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Combat rescue pilot 'born to run'

  • Published
  • By Maj. Cathleen Snow
  • 920th Rescue Wing Public Affairs
Capt. Jason Tomas did not start out as a runner. But now, he asserts that not only was he born to run, but we are all born to run.

The 920th Rescue Wing combat-search-and-rescue helicopter pilot said going to war led him to this philosophical belief about running -- and to his biggest running feat to date - the 50-mile Keys100 ultra-marathon from Marathon Key to Higgs Beach near the southernmost point in the continental U.S.

Tomas's experiences as a combat rescue pilot led him down the path to running.

"Often times we are the first ones to get to a guy who just had his legs blown off," he said, explaining that Air Force rescue teams are the 911 of the military. "You see a lot. I've seen young kids who will never get a chance to run."

Put simply by Tomas, he runs because he can, "If you got it, why not use it."

Today Tomas runs for relaxation and to challenge himself. But running wasn't always his thing. He grew up in Daytona Beach, Fla., surrounded by sand and surf. It's also where Tomas's pursuit of service began--first as an ocean rescue lifeguard, then as an EMT, and then as a sworn in beach patrol officer. Finally, in 2006 he was able to intersect his life of service with his lifelong dream of flying and earned his Air Force wings.

Tomas first experienced distance running during an overseas deployment. A fellow crew member/pararescueman invited him on a group 10K run. Tomas recalls after that run, he asked himself -- and has kept asking --"how far can I really push this?"

He ran his first marathon in Khandahar, Afghanistan in 2008 on a squeaky treadmill inside a dusty tent that served as the base gym.

"All 26.2 miles," he said.

The challenge of running soon swelled into an unquenchable thirst. He began reading stories about running and his love of the sport started to redefine his life.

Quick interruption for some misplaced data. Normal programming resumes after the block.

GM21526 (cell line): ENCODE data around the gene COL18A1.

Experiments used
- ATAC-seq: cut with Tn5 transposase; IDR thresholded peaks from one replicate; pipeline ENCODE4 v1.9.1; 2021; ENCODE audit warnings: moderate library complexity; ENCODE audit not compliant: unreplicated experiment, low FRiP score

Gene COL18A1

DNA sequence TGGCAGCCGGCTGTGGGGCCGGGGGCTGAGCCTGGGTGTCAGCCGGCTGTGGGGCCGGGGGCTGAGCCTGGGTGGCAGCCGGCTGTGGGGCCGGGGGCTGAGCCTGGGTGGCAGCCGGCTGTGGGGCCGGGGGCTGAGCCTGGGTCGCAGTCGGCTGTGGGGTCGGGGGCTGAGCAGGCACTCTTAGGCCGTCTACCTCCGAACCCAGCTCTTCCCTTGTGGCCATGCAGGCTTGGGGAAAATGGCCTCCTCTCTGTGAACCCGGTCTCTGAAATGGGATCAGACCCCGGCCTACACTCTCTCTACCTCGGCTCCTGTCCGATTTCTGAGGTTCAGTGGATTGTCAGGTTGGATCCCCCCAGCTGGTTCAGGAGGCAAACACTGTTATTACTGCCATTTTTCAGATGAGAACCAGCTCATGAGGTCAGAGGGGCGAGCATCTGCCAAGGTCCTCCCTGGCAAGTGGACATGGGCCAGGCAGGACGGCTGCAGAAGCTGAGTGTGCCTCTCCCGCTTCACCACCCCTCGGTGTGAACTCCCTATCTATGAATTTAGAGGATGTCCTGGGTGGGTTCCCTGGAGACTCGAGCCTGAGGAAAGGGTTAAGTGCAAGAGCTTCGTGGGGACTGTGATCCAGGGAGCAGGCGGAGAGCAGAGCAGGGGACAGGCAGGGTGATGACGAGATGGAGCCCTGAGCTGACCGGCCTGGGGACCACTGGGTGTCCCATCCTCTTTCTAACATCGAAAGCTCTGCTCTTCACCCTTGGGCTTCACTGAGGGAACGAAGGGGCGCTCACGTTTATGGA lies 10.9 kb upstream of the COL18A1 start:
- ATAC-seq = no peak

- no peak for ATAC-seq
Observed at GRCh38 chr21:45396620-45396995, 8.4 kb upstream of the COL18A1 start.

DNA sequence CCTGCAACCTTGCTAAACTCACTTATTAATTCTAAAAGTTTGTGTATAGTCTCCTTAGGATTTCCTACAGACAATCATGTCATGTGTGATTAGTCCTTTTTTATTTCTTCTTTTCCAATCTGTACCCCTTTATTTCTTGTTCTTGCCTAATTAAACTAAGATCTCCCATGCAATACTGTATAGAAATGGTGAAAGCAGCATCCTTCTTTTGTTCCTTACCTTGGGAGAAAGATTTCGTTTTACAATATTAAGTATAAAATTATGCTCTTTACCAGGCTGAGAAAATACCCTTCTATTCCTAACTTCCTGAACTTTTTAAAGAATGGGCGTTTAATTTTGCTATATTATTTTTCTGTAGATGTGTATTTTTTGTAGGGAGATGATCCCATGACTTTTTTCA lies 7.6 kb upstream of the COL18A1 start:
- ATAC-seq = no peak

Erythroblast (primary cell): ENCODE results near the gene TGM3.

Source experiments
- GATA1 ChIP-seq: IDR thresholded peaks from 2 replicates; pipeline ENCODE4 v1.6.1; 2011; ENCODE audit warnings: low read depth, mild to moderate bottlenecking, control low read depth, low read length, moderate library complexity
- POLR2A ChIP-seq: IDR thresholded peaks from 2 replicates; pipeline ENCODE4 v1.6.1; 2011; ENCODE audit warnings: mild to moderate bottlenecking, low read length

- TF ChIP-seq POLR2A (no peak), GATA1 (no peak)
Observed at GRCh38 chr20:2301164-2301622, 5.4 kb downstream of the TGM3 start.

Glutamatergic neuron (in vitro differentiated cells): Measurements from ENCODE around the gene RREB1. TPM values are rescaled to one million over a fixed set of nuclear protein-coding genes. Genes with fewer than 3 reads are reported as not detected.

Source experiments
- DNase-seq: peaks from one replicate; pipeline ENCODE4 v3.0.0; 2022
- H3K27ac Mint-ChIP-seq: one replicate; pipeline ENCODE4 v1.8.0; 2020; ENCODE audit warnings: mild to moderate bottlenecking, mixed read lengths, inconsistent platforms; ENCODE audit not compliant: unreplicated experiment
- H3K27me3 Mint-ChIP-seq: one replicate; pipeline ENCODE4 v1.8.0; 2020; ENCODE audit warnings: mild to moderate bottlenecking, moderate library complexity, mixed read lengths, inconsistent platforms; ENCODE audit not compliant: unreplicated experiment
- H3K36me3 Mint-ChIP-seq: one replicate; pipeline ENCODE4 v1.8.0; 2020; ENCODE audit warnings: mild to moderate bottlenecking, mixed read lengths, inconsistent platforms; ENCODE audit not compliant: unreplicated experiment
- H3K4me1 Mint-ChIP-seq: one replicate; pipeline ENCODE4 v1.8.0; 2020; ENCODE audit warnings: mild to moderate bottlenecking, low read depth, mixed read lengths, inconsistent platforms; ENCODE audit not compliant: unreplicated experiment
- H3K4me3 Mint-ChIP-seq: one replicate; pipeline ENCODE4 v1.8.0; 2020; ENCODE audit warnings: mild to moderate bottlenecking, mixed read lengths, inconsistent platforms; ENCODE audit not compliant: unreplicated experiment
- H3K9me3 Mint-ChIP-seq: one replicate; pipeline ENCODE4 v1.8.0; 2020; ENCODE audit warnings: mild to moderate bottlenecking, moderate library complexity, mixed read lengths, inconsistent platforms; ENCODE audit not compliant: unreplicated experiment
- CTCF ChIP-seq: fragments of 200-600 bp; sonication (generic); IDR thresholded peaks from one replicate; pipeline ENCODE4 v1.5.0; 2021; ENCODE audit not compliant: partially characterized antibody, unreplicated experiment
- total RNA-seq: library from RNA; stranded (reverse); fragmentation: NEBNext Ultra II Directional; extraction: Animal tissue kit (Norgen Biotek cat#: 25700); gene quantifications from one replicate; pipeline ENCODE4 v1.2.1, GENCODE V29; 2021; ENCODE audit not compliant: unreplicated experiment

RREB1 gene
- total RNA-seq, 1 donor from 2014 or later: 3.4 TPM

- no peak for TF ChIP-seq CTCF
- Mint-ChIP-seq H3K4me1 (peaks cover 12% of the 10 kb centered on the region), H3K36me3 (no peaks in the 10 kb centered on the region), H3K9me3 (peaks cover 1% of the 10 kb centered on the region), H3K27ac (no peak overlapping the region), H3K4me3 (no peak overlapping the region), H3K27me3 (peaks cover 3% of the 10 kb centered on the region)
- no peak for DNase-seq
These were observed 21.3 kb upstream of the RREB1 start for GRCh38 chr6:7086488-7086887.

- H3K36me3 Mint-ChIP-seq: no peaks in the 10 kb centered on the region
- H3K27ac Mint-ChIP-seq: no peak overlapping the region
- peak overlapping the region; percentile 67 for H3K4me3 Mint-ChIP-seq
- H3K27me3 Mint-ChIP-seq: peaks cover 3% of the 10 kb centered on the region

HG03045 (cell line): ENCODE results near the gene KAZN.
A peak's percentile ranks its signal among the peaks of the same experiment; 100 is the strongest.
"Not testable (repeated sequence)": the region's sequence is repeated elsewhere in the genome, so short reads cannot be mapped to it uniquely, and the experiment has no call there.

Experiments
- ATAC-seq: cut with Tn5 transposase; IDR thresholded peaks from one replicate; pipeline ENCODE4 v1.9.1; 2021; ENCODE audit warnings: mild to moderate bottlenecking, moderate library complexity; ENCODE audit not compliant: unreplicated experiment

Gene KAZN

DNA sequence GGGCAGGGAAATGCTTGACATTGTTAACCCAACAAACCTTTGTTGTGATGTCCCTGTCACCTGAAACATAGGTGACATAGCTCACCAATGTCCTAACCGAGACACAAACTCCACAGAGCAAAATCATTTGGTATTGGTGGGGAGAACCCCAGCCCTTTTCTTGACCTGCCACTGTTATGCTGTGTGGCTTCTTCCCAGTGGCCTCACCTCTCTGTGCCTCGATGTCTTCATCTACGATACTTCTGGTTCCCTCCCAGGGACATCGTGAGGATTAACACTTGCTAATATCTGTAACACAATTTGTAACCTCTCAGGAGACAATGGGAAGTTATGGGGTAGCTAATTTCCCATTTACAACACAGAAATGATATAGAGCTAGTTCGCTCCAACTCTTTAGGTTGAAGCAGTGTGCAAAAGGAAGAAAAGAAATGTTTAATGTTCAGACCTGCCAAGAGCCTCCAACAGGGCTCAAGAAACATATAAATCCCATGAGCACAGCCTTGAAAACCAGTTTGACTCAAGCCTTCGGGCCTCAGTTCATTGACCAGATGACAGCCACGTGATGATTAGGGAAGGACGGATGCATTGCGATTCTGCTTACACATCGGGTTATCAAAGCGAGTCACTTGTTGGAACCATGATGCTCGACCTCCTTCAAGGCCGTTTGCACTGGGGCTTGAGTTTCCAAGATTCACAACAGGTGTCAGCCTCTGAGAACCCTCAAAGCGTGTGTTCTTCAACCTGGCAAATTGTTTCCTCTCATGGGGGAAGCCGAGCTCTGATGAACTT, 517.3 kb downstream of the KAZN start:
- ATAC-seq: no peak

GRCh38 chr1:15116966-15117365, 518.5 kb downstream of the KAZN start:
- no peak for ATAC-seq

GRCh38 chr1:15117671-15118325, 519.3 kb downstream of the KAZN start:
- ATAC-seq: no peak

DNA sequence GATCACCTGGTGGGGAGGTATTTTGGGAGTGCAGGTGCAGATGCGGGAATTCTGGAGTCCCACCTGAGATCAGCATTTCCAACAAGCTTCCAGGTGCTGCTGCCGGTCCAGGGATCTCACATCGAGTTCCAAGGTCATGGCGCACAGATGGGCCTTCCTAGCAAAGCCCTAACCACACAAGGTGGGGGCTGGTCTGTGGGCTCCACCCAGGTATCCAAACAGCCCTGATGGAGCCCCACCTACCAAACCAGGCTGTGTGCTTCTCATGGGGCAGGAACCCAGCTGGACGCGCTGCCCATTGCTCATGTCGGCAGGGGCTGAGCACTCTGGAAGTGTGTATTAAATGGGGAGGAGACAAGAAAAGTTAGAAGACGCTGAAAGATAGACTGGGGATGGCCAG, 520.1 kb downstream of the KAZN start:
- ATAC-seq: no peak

One of Tomas's most inspiring role models is ultra-marathoner Dean Karnazes, and author of "Ultramarathon Man: Confessions of an All-Night Runner." Tomas's favorite quote from the book is: "Struggling and suffering are the essence of a life worth living. If you're not pushing yourself beyond the comfort zone, if you're not demanding more from yourself - expanding and learning as you go - you're choosing a numb existence. You're denying yourself an extraordinary trip."

Running an easy pace is what it's all about when you're going for mileage, Tomas advised.

"When you get that runner's high you can take on anything, regardless of what your day throws at you. Running takes the stress away. It naturally makes you feel good. And at some point when you are running, you get so pumped with endorphins that you no longer feel the pain," he said.

Tomas has logged a lot of miles and seen a lot of scenery changes in his years of running. He's run two local Melbourne Music Marathons and a 30-plus-mile run to his favorite watering hole. To prepare for the Keys100 he trained by regularly running back and forth to work at Patrick AFB, just under seven miles one way.

"I tried to time it so I was running in the heat," he says, "especially if I was flying at night." His pace was a comfortable six miles per hour. "Kind a slow," he said, "just to cover the distance."

Tomas said an ultra-marathon is considered anything beyond 26.2 miles, but most ultra-marathoners don't consider it an "ultra" unless it's at least 50 miles. Despite earning this new title, he plans to keep going even farther. He has a goal of running 100 miles.

A lot of people are quick to say they can't do something, especially running. But Tomas contends that "everybody was 'born to run." He advises new runners to try to run the length of their driveway barefoot. This immediately critiques if you are striking mid-foot versus the cause of all feet and knee problems - the dreaded heel strike. Then emulate that foot strike in running shoes when going for distance. Keep at it and you'll improve, just like anything else.

"You're not going to go out there and run 50 miles your first time out," he said. "But if you want something bad enough, set goals now and go and do it. Everyone should challenge themselves to do one thing that scares the Hell out of you, that you don't even know if you're capable of, and never quit until you achieve it."